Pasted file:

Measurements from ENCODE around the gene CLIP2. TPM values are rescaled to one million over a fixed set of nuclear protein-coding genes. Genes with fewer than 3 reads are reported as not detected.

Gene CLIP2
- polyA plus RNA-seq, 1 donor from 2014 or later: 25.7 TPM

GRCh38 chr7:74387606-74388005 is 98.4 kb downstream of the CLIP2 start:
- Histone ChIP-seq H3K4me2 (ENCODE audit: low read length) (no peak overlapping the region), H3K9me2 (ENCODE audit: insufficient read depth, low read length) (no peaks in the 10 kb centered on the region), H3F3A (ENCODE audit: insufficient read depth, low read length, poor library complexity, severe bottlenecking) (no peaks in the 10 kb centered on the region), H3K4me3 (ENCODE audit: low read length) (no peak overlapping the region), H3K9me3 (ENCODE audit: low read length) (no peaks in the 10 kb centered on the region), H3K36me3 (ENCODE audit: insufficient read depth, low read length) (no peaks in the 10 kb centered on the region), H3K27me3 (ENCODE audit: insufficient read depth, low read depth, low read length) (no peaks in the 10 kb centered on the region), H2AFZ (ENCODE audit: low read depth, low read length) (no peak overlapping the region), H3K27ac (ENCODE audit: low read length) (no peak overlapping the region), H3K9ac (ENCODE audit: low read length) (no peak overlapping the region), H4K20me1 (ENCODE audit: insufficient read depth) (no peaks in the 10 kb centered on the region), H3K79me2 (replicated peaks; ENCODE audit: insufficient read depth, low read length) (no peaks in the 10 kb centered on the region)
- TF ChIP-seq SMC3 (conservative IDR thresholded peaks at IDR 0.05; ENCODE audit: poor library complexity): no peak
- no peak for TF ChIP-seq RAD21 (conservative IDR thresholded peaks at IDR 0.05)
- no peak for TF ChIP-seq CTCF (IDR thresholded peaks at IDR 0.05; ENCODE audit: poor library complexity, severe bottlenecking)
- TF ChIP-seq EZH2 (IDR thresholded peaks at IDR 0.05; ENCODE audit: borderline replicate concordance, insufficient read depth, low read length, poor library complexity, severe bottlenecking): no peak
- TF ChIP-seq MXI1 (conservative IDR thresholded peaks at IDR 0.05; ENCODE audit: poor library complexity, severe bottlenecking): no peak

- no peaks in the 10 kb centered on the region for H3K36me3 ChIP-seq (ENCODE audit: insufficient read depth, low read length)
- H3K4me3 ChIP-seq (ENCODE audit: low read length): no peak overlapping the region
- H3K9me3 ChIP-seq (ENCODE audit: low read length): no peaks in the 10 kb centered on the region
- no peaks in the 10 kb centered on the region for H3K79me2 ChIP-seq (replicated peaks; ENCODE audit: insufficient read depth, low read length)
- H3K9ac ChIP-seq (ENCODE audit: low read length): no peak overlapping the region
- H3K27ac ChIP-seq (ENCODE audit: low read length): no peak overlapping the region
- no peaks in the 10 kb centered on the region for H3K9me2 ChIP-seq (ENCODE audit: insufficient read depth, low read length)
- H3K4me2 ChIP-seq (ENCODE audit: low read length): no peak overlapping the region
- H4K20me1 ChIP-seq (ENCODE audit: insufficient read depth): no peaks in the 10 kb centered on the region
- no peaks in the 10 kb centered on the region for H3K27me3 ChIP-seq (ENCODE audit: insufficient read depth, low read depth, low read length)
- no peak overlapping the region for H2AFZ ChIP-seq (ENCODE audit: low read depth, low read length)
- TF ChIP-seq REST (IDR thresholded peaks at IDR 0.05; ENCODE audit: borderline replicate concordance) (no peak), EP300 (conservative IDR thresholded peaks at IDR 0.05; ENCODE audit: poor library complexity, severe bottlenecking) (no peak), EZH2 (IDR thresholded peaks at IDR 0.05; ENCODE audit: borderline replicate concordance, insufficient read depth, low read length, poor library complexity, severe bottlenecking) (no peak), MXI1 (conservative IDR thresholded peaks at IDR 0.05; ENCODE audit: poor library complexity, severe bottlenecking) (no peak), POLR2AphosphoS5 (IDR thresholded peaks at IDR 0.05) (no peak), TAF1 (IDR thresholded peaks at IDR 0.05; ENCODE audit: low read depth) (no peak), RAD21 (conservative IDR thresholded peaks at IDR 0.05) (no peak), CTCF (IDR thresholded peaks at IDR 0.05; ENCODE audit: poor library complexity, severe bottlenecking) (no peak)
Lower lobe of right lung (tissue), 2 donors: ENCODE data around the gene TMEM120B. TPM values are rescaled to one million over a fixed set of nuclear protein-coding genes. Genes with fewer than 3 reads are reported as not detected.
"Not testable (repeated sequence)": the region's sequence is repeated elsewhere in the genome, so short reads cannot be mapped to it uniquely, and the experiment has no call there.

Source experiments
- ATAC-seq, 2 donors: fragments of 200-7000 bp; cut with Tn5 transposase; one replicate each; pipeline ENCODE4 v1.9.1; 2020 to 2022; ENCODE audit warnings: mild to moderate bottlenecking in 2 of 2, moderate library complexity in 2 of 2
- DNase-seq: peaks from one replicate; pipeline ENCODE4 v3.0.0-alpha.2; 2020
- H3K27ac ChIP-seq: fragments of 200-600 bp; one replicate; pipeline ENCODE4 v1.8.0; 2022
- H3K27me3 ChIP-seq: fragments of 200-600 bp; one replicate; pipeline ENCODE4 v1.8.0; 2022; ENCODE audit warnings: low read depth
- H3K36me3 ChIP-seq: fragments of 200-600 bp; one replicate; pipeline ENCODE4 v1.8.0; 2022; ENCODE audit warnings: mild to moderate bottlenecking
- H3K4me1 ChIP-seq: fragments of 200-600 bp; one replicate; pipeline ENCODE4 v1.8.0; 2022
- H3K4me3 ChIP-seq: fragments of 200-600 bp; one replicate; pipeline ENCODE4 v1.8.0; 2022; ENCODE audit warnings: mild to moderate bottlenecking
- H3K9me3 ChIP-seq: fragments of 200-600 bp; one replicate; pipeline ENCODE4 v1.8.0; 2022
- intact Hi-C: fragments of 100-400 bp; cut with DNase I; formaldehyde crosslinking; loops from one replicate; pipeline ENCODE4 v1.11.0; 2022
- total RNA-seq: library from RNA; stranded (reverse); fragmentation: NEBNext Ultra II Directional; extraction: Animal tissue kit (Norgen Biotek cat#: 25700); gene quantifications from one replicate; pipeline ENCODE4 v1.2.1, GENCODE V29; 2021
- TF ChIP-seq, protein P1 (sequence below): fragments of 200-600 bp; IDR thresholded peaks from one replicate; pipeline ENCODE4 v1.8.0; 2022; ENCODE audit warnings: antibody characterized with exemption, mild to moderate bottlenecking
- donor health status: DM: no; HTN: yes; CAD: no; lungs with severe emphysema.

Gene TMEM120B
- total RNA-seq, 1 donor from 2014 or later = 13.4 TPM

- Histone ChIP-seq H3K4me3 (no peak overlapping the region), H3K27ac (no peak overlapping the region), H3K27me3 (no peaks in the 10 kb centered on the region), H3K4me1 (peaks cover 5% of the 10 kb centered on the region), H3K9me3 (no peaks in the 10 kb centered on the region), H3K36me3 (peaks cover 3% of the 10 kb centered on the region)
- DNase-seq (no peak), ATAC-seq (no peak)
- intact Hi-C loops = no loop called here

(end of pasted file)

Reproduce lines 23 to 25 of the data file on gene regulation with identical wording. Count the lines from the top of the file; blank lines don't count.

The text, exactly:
Lower lobe of right lung (tissue), 2 donors: ENCODE data around the gene TMEM120B. TPM values are rescaled to one million over a fixed set of nuclear protein-coding genes. Genes with fewer than 3 reads are reported as not detected.
"Not testable (repeated sequence)": the region's sequence is repeated elsewhere in the genome, so short reads cannot be mapped to it uniquely, and the experiment has no call there.

Source experiments